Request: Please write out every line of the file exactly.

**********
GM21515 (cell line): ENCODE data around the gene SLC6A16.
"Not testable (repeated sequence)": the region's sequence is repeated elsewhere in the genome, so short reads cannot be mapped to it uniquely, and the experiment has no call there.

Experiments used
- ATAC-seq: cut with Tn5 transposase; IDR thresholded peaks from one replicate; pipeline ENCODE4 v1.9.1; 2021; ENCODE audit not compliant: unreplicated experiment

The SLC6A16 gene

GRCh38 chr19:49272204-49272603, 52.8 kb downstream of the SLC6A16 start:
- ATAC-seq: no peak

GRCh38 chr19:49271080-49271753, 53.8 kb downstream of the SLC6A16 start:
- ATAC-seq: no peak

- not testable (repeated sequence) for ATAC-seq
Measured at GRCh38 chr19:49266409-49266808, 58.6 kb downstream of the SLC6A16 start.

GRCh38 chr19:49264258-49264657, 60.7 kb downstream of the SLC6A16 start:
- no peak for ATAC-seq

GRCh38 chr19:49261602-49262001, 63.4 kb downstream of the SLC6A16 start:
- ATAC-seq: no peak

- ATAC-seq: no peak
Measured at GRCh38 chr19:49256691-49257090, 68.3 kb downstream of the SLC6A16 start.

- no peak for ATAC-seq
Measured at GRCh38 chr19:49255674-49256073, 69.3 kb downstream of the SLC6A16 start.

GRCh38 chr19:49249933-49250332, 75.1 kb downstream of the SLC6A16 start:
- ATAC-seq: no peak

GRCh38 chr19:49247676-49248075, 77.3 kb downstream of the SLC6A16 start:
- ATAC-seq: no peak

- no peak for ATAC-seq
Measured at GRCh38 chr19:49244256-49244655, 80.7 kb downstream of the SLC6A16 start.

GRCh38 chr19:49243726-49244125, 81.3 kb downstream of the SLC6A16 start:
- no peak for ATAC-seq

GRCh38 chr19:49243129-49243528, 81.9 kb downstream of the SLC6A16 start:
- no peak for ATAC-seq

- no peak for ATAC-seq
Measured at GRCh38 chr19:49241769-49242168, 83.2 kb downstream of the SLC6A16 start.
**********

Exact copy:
GM21515 (cell line): ENCODE data around the gene SLC6A16.
"Not testable (repeated sequence)": the region's sequence is repeated elsewhere in the genome, so short reads cannot be mapped to it uniquely, and the experiment has no call there.

Experiments used
- ATAC-seq: cut with Tn5 transposase; IDR thresholded peaks from one replicate; pipeline ENCODE4 v1.9.1; 2021; ENCODE audit not compliant: unreplicated experiment

The SLC6A16 gene

GRCh38 chr19:49272204-49272603, 52.8 kb downstream of the SLC6A16 start:
- ATAC-seq: no peak

GRCh38 chr19:49271080-49271753, 53.8 kb downstream of the SLC6A16 start:
- ATAC-seq: no peak

- not testable (repeated sequence) for ATAC-seq
Measured at GRCh38 chr19:49266409-49266808, 58.6 kb downstream of the SLC6A16 start.

GRCh38 chr19:49264258-49264657, 60.7 kb downstream of the SLC6A16 start:
- no peak for ATAC-seq

GRCh38 chr19:49261602-49262001, 63.4 kb downstream of the SLC6A16 start:
- ATAC-seq: no peak

- ATAC-seq: no peak
Measured at GRCh38 chr19:49256691-49257090, 68.3 kb downstream of the SLC6A16 start.

- no peak for ATAC-seq
Measured at GRCh38 chr19:49255674-49256073, 69.3 kb downstream of the SLC6A16 start.

GRCh38 chr19:49249933-49250332, 75.1 kb downstream of the SLC6A16 start:
- ATAC-seq: no peak

GRCh38 chr19:49247676-49248075, 77.3 kb downstream of the SLC6A16 start:
- ATAC-seq: no peak

- no peak for ATAC-seq
Measured at GRCh38 chr19:49244256-49244655, 80.7 kb downstream of the SLC6A16 start.

GRCh38 chr19:49243726-49244125, 81.3 kb downstream of the SLC6A16 start:
- no peak for ATAC-seq

GRCh38 chr19:49243129-49243528, 81.9 kb downstream of the SLC6A16 start:
- no peak for ATAC-seq

- no peak for ATAC-seq
Measured at GRCh38 chr19:49241769-49242168, 83.2 kb downstream of the SLC6A16 start.